Federal Heat Stress Standards Are On The HorizonAug 19, 2019
US House Democrats released a bill in early July that, if passed, would direct OSHA, over the next two years, to develop federal standards on workplace heat stress.
The Asuncion Valdivia Illness and Fatality Prevention Act is named for a 53-year old man who suffered a fatal stroke in 2004 after picking grapes for 10 hours straight in 105-degree temperatures. In some parts of the US, heat-related health risks are expected to rise significantly in the years ahead. Excessive environmental heat stress killed 783 US workers — and seriously injured 69,374 — from 1992 through 2016, according to the US Bureau of Labor Statistics.
It isn’t surprising to see this showing up on the federal regulatory agenda. In fact, it’s been a long time coming. The issue has been brewing for well over a decade, and state agencies have led the way in figuring out what kind of programs work best. California, Washington, and Minnesota have already incorporated new heat standards in their health and safety plans. Florida is currently considering new standards.
The bill requires that the new standard be at least as protective as “the most protective” state standard — and many stakeholders agree that this means that the new federal standard will mirror the heat stress regulations developed in California over a decade ago.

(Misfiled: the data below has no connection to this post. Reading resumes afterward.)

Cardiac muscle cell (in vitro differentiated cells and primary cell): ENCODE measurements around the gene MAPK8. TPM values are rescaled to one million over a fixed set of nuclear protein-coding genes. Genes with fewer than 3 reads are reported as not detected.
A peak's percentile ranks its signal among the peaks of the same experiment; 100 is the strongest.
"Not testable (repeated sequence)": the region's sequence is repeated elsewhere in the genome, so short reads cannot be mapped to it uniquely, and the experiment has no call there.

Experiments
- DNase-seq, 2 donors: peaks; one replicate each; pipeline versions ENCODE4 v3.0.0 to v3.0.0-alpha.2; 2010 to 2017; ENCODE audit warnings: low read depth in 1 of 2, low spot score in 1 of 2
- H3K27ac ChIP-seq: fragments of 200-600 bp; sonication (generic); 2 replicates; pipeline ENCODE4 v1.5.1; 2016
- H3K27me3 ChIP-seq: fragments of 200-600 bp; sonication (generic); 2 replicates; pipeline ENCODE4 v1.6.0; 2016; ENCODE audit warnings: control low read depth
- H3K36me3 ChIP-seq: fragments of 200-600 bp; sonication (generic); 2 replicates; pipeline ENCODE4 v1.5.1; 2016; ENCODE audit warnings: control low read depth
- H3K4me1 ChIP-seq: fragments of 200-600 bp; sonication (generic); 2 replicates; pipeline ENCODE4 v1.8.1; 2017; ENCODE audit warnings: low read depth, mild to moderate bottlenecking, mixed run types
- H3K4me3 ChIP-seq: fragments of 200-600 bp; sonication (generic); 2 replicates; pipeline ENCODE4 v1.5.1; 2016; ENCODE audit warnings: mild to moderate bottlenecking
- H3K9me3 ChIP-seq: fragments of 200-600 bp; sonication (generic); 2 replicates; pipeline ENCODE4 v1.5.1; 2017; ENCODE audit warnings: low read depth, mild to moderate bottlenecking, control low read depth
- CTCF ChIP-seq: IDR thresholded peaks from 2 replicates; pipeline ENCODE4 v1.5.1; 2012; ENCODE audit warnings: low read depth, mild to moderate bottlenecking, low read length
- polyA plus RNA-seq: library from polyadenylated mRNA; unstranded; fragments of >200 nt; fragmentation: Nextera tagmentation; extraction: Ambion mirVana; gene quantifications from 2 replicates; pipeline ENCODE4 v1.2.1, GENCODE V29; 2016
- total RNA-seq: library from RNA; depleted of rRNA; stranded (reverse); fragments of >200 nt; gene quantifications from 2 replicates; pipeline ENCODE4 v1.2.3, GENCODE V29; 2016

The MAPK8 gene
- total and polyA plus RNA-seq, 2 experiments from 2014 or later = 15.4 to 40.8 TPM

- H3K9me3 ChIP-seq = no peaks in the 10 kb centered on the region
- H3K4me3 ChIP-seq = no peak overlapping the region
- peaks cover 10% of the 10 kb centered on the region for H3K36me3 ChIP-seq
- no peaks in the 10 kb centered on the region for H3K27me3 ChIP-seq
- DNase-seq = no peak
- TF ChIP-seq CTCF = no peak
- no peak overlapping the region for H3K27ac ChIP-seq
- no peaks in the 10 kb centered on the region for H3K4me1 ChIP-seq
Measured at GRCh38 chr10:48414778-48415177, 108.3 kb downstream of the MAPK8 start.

The Cal/OSHA standards require employers to provide workers in high-heat environments — both indoor and outdoor — with paid breaks in cool spaces, access to water, and exposure limitations. The new standard, we can assume, would also require employers to educate workers about heat-related illness risk factors and to establish clear procedures for responding to heat-stress symptoms.
If the bill is passed, as it probably will be, OSHA will use the next two years to engage with stakeholders and develop standards that are, we can hope, both feasible and effective. I’ll let you know when the input phase of this process begins, and how you can participate.
Establishing a national heat stress standard will hopefully bring clarity to both the structure and function of effective heat management programs for everyone. For employers, if you don’t have a heat illness prevention program in place, now is the time to consider developing one. If you do have a program, now would be a good time to review it.
Feel free to contact me if you have any questions about any compliance or regulatory issue. I can help you proactively prepare for the changes we know are on the horizon, and respond to them with clarity and confidence.
About the Author: James Laboe